A first-time crack-cocaine conviction should mean a lower federal minimum sentence than under current guidelines, the U.S. Sentencing Commission again is recommending. The Associated Press says the panel voted last Friday to lower the recommended sentencing range for those caught with 5 grams or more of crack cocaine from between 63 and 78 months to a range of 51 months to 63 months. Those with at least 50 grams should serve 97 months to 121 months in prison, not 121 months to 151 months, the commission urged. At issue is a 1986 federal law that includes what critics have called the 100-to-1 disparity: Trafficking in 5 grams of crack carries a mandatory five-year prison sentence; it takes 500 grams of cocaine powder to warrant the same sentence.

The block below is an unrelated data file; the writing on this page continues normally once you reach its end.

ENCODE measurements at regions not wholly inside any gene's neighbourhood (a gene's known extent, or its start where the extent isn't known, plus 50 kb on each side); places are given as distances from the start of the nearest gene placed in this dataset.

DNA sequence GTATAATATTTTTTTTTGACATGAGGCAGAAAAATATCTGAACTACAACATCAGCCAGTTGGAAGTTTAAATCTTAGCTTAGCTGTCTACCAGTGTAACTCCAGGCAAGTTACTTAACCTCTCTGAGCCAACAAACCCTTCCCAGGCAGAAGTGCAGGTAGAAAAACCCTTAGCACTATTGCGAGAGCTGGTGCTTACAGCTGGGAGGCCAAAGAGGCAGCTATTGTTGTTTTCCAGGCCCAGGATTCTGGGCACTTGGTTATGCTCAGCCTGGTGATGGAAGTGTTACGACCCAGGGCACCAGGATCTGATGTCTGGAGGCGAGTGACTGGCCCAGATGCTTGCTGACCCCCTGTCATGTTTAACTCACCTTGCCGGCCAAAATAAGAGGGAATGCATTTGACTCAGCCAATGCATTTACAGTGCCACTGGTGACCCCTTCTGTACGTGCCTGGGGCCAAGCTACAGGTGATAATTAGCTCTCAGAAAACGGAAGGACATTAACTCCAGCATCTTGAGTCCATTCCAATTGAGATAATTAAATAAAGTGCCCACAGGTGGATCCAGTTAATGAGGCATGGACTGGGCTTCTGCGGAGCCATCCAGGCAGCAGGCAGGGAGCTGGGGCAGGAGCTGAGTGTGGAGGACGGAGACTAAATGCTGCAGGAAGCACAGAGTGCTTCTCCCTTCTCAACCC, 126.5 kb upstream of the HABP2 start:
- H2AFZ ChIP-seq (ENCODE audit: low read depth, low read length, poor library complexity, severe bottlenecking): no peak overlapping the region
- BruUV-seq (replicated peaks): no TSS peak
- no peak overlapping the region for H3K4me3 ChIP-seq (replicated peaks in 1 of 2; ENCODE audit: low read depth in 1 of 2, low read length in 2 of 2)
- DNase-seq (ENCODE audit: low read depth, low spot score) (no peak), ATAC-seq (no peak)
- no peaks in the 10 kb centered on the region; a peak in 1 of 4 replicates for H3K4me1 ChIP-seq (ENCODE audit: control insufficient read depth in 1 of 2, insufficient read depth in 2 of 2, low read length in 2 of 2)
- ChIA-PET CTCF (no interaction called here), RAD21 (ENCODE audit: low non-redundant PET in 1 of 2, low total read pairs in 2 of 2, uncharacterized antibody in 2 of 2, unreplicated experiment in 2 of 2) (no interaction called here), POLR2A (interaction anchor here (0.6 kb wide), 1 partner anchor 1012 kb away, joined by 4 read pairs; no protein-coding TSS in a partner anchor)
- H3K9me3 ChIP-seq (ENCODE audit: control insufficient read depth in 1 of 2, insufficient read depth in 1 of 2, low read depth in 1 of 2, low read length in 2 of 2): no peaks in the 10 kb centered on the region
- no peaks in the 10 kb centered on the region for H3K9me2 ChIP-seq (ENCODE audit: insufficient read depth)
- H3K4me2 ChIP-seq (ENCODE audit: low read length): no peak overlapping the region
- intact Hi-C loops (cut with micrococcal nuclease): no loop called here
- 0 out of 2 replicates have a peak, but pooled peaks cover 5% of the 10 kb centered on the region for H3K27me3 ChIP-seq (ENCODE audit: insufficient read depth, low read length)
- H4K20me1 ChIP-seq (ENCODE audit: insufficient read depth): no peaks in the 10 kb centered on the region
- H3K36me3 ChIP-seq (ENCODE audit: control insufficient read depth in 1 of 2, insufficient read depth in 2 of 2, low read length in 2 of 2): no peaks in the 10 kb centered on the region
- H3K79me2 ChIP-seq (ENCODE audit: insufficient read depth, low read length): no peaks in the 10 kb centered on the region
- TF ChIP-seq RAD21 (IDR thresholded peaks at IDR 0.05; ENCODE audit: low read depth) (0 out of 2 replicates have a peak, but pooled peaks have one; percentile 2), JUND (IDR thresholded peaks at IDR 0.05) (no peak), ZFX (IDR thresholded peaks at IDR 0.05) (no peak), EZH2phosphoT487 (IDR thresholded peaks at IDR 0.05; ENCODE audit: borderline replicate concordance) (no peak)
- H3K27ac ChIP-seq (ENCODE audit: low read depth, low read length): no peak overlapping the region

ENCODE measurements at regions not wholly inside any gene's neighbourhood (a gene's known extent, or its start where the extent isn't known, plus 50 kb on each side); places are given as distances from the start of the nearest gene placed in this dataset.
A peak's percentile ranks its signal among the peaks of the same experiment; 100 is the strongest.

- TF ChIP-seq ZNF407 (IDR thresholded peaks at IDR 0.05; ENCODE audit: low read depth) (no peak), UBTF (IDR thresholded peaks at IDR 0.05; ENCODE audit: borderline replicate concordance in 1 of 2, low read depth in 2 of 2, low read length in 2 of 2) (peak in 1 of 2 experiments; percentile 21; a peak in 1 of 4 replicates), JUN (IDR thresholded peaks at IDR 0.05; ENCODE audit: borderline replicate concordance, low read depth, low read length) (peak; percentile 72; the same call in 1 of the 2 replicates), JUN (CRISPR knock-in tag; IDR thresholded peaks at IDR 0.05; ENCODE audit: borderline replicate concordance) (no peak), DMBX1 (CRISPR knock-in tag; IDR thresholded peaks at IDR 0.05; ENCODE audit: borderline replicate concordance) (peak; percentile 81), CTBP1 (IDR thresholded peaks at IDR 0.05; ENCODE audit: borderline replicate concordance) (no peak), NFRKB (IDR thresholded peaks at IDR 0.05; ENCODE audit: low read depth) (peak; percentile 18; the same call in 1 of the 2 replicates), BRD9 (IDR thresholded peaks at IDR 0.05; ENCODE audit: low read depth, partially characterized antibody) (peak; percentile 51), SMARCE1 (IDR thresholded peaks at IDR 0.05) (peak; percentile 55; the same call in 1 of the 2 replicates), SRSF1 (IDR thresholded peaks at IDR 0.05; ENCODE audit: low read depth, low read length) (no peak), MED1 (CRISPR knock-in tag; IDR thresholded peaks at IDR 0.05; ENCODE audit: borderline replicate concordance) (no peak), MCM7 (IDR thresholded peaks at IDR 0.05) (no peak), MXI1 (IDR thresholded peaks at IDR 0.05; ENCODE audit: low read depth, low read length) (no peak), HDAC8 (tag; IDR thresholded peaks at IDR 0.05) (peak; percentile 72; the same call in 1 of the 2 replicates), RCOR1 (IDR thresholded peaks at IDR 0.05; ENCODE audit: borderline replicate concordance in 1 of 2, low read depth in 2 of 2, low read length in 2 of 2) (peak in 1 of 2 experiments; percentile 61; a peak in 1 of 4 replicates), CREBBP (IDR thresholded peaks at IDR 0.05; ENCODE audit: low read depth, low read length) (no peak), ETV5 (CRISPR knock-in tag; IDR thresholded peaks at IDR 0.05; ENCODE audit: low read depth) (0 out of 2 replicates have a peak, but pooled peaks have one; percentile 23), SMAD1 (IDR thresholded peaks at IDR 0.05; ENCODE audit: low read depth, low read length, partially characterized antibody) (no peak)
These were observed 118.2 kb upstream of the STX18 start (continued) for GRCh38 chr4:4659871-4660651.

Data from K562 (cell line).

This is the fourth time the commission has recommended that Congress narrow the sentencing gap. Previous proposals, which were not adopted, have included raising the penalties for powder cocaine and lowering them for crack. “While this incremental change is a far cry from the ‘equalization’ of crack and powder cocaine the Commission recommended in 1995, it is a long overdue first step to improving crack sentences,” said Julie Stewart, president of Families Against Mandatory Minimums (FAMM), a national nonpartisan sentencing reform organization.